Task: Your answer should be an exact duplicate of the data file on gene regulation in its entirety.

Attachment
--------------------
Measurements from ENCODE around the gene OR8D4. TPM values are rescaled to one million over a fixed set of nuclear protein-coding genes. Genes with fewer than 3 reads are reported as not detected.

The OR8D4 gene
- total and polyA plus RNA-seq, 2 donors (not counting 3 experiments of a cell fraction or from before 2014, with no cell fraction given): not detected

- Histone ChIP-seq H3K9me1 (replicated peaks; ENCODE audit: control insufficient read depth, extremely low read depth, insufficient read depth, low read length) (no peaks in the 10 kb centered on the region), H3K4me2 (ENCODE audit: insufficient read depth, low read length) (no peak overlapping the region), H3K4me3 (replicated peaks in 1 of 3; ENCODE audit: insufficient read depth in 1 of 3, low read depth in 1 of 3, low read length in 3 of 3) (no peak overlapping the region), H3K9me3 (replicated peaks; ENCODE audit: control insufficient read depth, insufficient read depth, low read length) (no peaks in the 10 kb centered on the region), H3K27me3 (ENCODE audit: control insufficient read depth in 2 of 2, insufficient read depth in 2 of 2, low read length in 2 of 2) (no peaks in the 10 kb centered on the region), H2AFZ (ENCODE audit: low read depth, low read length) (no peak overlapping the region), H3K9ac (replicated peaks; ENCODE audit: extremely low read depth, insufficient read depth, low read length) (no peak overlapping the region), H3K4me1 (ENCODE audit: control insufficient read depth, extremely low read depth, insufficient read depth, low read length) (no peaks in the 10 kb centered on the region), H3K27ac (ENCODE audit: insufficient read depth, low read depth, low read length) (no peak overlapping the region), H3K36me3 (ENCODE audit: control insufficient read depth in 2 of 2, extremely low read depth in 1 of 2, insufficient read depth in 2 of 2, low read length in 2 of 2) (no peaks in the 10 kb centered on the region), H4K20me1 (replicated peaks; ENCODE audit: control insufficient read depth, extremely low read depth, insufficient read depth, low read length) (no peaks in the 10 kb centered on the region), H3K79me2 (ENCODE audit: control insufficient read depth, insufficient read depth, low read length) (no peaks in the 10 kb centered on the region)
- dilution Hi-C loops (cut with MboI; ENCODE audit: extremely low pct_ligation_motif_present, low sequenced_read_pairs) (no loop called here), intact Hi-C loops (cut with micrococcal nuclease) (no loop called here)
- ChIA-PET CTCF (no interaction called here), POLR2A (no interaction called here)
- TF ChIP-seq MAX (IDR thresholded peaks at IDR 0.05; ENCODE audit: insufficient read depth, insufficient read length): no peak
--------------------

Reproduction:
Measurements from ENCODE around the gene OR8D4. TPM values are rescaled to one million over a fixed set of nuclear protein-coding genes. Genes with fewer than 3 reads are reported as not detected.

The OR8D4 gene
- total and polyA plus RNA-seq, 2 donors (not counting 3 experiments of a cell fraction or from before 2014, with no cell fraction given): not detected

- Histone ChIP-seq H3K9me1 (replicated peaks; ENCODE audit: control insufficient read depth, extremely low read depth, insufficient read depth, low read length) (no peaks in the 10 kb centered on the region), H3K4me2 (ENCODE audit: insufficient read depth, low read length) (no peak overlapping the region), H3K4me3 (replicated peaks in 1 of 3; ENCODE audit: insufficient read depth in 1 of 3, low read depth in 1 of 3, low read length in 3 of 3) (no peak overlapping the region), H3K9me3 (replicated peaks; ENCODE audit: control insufficient read depth, insufficient read depth, low read length) (no peaks in the 10 kb centered on the region), H3K27me3 (ENCODE audit: control insufficient read depth in 2 of 2, insufficient read depth in 2 of 2, low read length in 2 of 2) (no peaks in the 10 kb centered on the region), H2AFZ (ENCODE audit: low read depth, low read length) (no peak overlapping the region), H3K9ac (replicated peaks; ENCODE audit: extremely low read depth, insufficient read depth, low read length) (no peak overlapping the region), H3K4me1 (ENCODE audit: control insufficient read depth, extremely low read depth, insufficient read depth, low read length) (no peaks in the 10 kb centered on the region), H3K27ac (ENCODE audit: insufficient read depth, low read depth, low read length) (no peak overlapping the region), H3K36me3 (ENCODE audit: control insufficient read depth in 2 of 2, extremely low read depth in 1 of 2, insufficient read depth in 2 of 2, low read length in 2 of 2) (no peaks in the 10 kb centered on the region), H4K20me1 (replicated peaks; ENCODE audit: control insufficient read depth, extremely low read depth, insufficient read depth, low read length) (no peaks in the 10 kb centered on the region), H3K79me2 (ENCODE audit: control insufficient read depth, insufficient read depth, low read length) (no peaks in the 10 kb centered on the region)
- dilution Hi-C loops (cut with MboI; ENCODE audit: extremely low pct_ligation_motif_present, low sequenced_read_pairs) (no loop called here), intact Hi-C loops (cut with micrococcal nuclease) (no loop called here)
- ChIA-PET CTCF (no interaction called here), POLR2A (no interaction called here)
- TF ChIP-seq MAX (IDR thresholded peaks at IDR 0.05; ENCODE audit: insufficient read depth, insufficient read length): no peak